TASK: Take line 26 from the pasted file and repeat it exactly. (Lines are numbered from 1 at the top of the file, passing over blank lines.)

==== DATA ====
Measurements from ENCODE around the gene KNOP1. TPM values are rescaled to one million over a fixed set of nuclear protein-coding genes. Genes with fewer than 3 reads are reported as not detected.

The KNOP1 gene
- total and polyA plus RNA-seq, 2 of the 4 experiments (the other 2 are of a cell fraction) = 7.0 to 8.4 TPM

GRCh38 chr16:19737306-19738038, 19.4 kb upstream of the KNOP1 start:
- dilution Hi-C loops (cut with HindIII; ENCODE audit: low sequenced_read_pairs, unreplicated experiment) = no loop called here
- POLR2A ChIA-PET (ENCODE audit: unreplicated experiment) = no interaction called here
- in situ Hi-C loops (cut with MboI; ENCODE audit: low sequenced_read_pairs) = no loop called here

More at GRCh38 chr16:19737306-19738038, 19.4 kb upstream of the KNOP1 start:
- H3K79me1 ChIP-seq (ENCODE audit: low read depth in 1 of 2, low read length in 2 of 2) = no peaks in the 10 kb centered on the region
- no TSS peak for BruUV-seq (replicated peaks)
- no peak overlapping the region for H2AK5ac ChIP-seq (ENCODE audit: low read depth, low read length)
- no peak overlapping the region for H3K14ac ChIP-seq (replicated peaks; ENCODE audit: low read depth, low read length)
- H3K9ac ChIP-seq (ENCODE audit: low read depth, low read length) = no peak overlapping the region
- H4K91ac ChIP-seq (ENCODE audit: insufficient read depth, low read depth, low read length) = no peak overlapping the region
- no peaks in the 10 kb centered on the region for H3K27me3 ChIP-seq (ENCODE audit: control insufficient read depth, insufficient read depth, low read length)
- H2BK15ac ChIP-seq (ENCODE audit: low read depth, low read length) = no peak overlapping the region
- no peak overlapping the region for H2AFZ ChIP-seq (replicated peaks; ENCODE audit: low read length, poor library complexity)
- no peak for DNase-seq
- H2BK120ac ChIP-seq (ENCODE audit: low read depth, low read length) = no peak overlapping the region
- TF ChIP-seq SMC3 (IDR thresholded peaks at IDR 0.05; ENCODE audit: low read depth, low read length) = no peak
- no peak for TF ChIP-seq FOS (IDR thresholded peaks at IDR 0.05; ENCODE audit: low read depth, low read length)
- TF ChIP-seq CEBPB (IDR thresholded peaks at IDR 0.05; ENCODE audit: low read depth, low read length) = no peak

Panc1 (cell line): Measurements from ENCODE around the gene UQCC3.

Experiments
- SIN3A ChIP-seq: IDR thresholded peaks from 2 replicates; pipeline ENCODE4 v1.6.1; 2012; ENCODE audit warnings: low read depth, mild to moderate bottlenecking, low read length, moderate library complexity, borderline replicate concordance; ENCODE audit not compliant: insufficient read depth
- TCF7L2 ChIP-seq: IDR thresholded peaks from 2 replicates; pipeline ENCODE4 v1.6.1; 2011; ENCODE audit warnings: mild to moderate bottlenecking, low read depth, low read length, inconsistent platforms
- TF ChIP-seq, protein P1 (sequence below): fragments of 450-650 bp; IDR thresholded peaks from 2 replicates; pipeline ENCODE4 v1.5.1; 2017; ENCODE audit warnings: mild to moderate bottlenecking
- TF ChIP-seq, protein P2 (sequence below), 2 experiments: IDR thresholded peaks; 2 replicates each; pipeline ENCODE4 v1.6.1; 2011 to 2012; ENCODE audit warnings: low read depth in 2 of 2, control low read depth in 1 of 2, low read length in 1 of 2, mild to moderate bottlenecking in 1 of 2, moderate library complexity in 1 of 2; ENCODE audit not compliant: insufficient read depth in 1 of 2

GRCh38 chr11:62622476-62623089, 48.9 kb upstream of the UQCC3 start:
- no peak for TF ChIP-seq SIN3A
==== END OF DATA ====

- TCF7L2 ChIP-seq: IDR thresholded peaks from 2 replicates; pipeline ENCODE4 v1.6.1; 2011; ENCODE audit warnings: mild to moderate bottlenecking, low read depth, low read length, inconsistent platforms